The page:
They say that for constant fields the effective potential in the tree approximately is given simply by minus the non-derivative terms in the Lagrangian density.I do not understand why the derivative terms are ''kinematic energy'' so that the potential equalling minimum expectation energy must abandons the kinematic energy(so abandons derivative terms).Because for example in Klein-Gordon Lagrangian the second order derivative(of four-vector) is proportional with square of mass(?) not being kinematic energy.

Because of constant field,in effective action it has not derivative term,but I still do not understand why the effective action has only minus non-derivative terms of Lagrangian.B/c quantum effective action also contains the current J corresponding with the value of field.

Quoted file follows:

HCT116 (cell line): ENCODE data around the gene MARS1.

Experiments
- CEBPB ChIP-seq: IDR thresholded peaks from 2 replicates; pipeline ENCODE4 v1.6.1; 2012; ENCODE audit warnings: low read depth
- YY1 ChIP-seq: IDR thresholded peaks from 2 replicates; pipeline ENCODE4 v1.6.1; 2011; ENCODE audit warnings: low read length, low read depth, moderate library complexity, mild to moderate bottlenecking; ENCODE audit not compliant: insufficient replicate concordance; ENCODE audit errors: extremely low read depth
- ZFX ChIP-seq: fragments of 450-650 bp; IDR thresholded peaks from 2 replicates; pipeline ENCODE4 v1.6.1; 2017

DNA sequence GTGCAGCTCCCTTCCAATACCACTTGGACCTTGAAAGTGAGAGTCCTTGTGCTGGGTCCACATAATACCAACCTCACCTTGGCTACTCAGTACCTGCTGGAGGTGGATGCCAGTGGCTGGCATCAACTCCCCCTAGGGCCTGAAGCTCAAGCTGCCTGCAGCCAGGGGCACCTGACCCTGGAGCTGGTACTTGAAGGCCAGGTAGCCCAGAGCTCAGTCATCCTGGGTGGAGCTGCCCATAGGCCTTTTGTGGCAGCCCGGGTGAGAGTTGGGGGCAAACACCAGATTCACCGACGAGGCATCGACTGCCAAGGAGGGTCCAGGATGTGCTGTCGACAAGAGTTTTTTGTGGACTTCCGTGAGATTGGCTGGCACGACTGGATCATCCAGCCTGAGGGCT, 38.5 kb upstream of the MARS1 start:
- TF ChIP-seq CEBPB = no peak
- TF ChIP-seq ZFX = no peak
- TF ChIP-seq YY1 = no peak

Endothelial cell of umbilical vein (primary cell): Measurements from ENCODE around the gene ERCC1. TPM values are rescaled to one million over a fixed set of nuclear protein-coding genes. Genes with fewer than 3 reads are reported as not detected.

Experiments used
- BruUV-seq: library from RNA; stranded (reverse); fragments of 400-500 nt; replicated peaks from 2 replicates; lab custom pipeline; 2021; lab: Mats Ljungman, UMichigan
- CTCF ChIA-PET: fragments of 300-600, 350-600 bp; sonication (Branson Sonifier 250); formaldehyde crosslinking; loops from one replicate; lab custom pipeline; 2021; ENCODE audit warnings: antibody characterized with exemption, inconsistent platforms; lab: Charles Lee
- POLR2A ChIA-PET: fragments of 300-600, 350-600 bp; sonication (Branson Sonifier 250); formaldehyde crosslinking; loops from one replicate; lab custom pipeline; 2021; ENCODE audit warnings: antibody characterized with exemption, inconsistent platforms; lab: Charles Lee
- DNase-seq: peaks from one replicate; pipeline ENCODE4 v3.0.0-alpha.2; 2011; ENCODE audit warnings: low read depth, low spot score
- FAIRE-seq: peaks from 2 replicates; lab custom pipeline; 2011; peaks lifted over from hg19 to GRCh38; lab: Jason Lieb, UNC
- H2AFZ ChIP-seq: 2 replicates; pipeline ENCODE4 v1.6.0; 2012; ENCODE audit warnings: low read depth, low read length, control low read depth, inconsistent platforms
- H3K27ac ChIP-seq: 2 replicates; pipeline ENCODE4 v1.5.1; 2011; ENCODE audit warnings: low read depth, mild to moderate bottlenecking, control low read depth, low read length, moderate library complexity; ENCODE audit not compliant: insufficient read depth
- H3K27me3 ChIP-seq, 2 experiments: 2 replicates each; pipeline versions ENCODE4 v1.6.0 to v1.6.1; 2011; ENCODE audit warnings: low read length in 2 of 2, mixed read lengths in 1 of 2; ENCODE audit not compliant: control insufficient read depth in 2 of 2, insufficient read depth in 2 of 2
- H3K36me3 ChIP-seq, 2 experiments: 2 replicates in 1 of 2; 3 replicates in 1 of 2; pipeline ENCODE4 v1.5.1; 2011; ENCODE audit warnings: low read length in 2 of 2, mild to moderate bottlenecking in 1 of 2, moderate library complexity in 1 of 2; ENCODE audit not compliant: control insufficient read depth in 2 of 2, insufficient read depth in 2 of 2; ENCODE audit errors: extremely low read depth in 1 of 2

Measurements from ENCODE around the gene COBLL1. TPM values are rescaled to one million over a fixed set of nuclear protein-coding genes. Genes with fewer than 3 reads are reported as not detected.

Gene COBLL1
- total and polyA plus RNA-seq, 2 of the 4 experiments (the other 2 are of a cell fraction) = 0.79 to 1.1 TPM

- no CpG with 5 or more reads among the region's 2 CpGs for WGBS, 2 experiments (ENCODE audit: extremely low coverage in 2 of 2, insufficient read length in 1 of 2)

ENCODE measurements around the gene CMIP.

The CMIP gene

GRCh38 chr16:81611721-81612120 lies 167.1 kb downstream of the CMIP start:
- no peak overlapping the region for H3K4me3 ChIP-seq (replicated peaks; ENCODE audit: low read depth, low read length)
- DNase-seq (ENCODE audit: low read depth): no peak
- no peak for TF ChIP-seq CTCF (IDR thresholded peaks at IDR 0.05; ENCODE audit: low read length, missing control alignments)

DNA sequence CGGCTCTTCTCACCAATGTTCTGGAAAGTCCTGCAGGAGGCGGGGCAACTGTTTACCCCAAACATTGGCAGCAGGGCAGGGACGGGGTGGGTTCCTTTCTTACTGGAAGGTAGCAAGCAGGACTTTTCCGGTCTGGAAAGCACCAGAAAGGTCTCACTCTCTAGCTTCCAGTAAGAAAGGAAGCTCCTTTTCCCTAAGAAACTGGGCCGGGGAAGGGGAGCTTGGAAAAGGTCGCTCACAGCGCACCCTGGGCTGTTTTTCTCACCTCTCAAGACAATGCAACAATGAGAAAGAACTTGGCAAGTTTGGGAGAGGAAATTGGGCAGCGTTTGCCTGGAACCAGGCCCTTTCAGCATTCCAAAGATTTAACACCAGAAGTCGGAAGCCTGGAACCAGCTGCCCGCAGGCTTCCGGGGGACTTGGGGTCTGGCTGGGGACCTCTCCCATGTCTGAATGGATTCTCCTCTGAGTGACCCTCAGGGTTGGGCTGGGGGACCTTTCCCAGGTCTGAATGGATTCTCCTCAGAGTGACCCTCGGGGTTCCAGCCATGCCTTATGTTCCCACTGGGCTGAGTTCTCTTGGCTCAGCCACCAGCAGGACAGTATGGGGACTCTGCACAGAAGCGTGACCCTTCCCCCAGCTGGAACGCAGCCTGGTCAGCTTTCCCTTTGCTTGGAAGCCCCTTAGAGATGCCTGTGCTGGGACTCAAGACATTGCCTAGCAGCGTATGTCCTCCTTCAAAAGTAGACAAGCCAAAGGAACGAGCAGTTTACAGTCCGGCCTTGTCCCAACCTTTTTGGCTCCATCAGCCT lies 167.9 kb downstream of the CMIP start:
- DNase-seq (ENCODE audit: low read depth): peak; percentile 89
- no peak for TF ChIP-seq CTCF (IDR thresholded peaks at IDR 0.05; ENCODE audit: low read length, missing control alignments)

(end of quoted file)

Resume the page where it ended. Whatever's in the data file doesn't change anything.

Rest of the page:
I think I'll be polite and let you know that the lack of response isn't that we are ignoring you. I can't answer you simply because I've never really understood the point of derivative couplings. As far as I can tell a derivative coupling is simply is a new field which we can handle in the usual way. I can't see any reason why that would necessarily become a contribution to the kinetic energy terms, unless you need to actually add a symmetry restoring kinetic energy term that is.